all contract items.
 3. No claims or investigations are pending on this contract.
 4. Any buyer-furnished property or information was returned to the buyer.
 5. All actions related to contract price revisions and changes have been
 6. All outstanding subcontracting issues have been settled.
 7. If a partial or complete termination was involved, action is complete.
 8. Any required contract audit is now complete.
 9. The final invoice has been submitted and paid.
Types of Terminations

         Termination by mutual agreement
         Termination for cause or default
         Termination for convenience (most widely used
          in government contracting)
Postaward Phase – Best Practices (Buyer & Seller)
             Best Practices                            Observed          Extent of Application
   Read and analyze the contract                                  Widespread
   Develop a Contract Administration                              Limited
   Assign a Contract Administration                               Inconsistent
   Comply with Contract Ts and Cs                                 Inconsistent

   Control contract changes via                                   Inconsistent
   contract change process
   Resolve Claims & Disputes                                      Widespread
   Develop a Contract Work                                        Widespread
   Breakdown Structure
   Manage the invoice and payments                                Widespread
   Enforce Contract Ts and Cs                                     Inconsistent
   Develop and Implement Contract                                 Inconsistent
   Admin policies & guidelines

                  Adapted from Reference Text: pgs. 188-189
Postaward Phase – Best Practices (Buyer & Seller)

              Best Practices                            Observed          Extent of Application
   Provide copies of the contract to all                           Widespread
   affected organizations
   Maintain a conformed copy of the                                Inconsistent
   Document communications                                         Inconsistent

   Prepare & distribute meeting                                    Widespread
   Clarify team members roles and                                  Widespread
   Provide leadership support                                      Inconsistent
   Prepare contract close-out checklists                           Widespread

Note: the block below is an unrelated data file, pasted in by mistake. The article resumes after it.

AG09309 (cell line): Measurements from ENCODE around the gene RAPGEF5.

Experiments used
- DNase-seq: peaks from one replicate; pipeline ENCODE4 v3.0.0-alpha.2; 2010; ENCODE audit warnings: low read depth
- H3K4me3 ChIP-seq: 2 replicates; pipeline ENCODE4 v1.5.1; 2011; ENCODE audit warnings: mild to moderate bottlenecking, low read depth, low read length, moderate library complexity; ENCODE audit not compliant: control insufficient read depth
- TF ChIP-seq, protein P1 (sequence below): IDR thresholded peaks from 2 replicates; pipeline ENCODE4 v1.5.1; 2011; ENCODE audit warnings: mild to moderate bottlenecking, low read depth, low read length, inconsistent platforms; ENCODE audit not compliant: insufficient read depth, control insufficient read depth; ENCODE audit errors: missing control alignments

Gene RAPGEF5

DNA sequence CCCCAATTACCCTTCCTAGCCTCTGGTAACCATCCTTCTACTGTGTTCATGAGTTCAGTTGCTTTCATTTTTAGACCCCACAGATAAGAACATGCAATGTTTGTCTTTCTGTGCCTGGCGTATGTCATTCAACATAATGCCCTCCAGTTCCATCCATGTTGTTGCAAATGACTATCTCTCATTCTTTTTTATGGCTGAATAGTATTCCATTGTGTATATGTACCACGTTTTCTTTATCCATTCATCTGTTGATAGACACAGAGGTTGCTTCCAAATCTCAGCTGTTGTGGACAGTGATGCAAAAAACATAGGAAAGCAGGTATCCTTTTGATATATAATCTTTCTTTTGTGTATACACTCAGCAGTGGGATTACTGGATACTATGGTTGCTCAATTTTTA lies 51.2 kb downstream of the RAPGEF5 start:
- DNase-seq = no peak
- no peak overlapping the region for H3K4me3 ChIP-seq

Document Lessons Learned                                        Inconsistent

   Share Best Practices                                            Widespread
   Reward Team Performance                                         Inconsistent

                   Adapted from Reference Text: pgs. 188-189
Exercise 5: The Postaward Phase – Q & A

      1. What is the purpose of contract administration?

      2. What are the main tasks of contract administration?

      3. How important is change management to the success
         of your business?
Exercise 5: The Postaward Phase – Q & A

      4. How should contract disputes be resolved between the
         buyer and the seller?

      5. How important is it to enforce the terms and conditions
         of your contracts?

      6. How important is it to document and share lessons
         learned and best practices?
A Long-Shot Prediction (Future of Contract Managers) by W. Gregor MacFarlan

   • Contributory and knowledgeable team members throughout the contract
     management process.
   • Innovative thinkers for strategic decision making, business alternatives,
     and partnering.
   • Useful knowledge of multiple markets and the use of market research.
   • Strong internal and external communication and facilitation skills.
   • Proven skill in using computer-based programs and e-business media.
   • Staying connected through an organization’s digital nervous system.
   • Customer-service attitude and results.
   • Concern for quality whatever the assignment.
   • Continuous learning through professional certification.

             How would you be evaluated today given these metrics?

Shared By:
Description: Bid for Training in Procurement Skills document sample